Studies have been made on the effects of maternal fasting and alloxan-induced diabetes on fetal and maternal plasma glucose and insulin concentrations, as well as on fetal myocardial and hepatic glycogen concentrations. Maternal fasting for sixteen hours, ending seventy-two hours prior to sacrifice, had no effect on maternal glucose and insulin concentrations. Under these conditions fetal insulin and hepatic and myocardial glycogen concentrations were also unchanged; fetal plasma glucose increased [from 16±2 to 26±3 mg.'100 ml. (p<0.02]. A sixteen-hour maternal fast immediately preceding sacrifice significantly decreased maternal insulin and glucose concentrations. Fetal hepatic and myocardial glycogen levels and insulin concentrations were also decreased; fetal glucose again increased [from 35±1 to 43±1 mg.'100 ml. the fetal rat, and the importance of fetal insulin on fetal glycogen concentrations are discussed.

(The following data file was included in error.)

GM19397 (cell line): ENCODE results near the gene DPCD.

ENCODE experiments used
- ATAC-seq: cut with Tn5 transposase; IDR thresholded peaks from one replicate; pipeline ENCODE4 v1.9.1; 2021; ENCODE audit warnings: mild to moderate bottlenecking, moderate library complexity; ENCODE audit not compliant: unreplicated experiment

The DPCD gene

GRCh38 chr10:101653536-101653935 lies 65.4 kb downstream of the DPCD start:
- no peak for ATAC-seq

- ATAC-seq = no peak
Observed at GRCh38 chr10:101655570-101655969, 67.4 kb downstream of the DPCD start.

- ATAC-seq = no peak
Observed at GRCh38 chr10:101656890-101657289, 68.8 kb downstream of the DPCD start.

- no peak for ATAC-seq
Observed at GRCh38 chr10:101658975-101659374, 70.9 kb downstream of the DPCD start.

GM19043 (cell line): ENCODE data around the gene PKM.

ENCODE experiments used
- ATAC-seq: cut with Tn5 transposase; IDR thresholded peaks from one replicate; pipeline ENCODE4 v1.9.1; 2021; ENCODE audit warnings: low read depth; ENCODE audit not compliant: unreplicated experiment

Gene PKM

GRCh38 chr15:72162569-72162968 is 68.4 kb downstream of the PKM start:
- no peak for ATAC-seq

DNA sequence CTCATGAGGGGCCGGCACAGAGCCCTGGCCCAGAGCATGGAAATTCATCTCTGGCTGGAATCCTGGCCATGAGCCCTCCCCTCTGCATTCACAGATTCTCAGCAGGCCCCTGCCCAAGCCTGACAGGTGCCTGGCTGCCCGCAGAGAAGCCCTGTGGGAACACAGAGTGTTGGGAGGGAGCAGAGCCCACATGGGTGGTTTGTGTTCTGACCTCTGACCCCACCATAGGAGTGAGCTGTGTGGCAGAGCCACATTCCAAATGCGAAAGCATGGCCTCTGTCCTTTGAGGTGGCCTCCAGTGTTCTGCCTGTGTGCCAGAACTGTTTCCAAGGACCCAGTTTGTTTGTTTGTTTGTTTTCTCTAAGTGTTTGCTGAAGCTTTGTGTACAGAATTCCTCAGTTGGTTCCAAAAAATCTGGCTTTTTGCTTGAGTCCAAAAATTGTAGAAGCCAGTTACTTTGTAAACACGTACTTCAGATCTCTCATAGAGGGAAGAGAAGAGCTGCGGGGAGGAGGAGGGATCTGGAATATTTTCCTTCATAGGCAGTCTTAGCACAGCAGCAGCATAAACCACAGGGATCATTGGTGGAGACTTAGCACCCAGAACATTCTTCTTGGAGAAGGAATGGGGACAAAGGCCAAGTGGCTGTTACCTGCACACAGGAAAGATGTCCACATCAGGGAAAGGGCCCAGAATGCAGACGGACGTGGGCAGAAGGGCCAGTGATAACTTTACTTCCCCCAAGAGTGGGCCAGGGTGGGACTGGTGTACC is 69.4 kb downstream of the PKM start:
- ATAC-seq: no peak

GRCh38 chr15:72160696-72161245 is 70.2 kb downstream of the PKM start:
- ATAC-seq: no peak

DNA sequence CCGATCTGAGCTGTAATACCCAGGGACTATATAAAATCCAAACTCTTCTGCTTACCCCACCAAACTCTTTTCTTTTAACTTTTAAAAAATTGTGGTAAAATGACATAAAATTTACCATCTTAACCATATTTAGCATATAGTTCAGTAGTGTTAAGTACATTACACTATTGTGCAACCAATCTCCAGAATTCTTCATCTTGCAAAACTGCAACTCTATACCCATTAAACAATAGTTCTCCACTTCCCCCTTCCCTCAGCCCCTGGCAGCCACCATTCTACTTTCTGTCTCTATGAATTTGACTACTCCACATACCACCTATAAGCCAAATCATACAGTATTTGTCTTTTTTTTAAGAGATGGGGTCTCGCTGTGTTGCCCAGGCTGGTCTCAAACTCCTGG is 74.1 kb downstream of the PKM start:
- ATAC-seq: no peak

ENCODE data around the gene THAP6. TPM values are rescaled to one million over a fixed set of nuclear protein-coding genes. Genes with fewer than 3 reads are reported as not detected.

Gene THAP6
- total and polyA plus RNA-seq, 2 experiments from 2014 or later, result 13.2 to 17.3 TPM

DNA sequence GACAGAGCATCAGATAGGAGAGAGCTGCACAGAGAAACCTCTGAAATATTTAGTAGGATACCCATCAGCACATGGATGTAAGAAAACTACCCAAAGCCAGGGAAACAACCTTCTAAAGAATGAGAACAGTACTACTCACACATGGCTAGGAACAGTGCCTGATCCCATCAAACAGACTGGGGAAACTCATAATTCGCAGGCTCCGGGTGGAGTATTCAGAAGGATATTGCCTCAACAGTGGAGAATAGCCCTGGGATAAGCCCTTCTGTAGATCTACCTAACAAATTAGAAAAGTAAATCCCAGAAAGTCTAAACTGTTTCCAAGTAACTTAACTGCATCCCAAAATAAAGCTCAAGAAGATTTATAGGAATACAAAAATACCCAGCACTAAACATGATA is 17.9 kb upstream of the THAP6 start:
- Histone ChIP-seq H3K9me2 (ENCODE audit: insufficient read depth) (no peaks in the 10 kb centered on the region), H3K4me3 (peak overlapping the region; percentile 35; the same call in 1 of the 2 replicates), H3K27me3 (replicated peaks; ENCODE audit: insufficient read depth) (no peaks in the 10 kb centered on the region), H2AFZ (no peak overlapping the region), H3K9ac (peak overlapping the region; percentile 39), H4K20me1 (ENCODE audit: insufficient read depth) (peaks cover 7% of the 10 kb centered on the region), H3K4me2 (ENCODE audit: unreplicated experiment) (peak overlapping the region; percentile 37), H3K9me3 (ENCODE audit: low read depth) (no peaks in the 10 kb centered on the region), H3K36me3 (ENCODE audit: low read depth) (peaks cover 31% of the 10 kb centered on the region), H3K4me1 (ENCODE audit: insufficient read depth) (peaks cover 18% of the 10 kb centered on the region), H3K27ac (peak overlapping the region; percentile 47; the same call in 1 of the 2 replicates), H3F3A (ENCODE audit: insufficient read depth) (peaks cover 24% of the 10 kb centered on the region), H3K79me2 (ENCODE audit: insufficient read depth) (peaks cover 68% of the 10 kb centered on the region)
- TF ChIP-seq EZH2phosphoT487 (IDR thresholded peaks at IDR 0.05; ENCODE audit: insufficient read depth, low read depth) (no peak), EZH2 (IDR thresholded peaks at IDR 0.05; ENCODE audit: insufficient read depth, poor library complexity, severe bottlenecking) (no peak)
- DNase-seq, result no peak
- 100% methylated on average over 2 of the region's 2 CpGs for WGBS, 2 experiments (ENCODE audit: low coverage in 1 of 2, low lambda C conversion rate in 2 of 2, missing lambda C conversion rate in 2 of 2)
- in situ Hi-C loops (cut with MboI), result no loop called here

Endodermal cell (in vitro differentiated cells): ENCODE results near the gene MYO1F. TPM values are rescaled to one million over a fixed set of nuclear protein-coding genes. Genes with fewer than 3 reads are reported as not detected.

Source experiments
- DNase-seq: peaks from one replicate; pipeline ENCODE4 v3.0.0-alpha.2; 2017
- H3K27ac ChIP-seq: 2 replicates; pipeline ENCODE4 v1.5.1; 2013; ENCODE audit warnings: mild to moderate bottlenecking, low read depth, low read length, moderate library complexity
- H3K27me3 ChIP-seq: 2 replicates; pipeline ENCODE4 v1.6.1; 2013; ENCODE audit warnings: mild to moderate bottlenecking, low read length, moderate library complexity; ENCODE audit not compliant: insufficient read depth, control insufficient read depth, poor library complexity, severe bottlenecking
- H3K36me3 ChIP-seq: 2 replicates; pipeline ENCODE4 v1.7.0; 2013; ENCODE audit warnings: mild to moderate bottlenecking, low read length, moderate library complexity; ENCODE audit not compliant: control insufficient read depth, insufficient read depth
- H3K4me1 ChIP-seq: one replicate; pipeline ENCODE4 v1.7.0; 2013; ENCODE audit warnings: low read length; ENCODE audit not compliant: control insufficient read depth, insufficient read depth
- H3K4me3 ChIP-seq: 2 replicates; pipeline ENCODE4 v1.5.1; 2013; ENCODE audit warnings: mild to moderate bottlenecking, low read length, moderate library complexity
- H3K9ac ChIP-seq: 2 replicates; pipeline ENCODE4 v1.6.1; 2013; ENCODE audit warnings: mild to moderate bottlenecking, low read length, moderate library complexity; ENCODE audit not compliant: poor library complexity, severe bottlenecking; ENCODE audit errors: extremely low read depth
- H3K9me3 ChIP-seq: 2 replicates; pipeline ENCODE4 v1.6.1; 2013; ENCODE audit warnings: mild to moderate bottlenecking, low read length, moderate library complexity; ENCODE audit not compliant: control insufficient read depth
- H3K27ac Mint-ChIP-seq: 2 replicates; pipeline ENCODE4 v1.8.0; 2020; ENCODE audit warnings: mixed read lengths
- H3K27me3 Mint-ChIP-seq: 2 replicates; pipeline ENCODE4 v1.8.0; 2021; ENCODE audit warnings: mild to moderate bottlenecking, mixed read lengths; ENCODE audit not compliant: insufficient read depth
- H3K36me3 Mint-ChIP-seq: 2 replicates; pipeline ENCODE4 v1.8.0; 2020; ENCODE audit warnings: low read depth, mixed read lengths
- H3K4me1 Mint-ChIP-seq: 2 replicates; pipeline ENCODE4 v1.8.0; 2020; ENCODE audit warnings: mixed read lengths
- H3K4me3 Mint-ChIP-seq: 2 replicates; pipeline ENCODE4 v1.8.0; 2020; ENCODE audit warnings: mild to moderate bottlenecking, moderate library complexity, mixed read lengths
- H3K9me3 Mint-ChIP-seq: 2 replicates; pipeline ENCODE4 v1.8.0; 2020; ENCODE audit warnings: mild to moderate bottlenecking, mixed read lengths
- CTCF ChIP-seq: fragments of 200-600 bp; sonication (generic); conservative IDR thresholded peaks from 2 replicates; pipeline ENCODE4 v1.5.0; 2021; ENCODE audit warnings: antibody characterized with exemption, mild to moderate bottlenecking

Maternal alloxan diabetes produced elevated glucose concentrations, unchanged insulin values, decreased hepatic glycogen and increased myocardial glycogen in the fetuses. Possible mechanisms for these findings are discussed. Fetal myocardial glucose uptake in vitro was not affected by either fasting or maternal diabetes.

The data suggest that, whereas near-term fetal rats do possess some ability to control their glucose and glycogen concentrations, manipulation of maternal nutrition by fasting or alloxan diabetes can significantly alter fetal carbohydrate metabolism.

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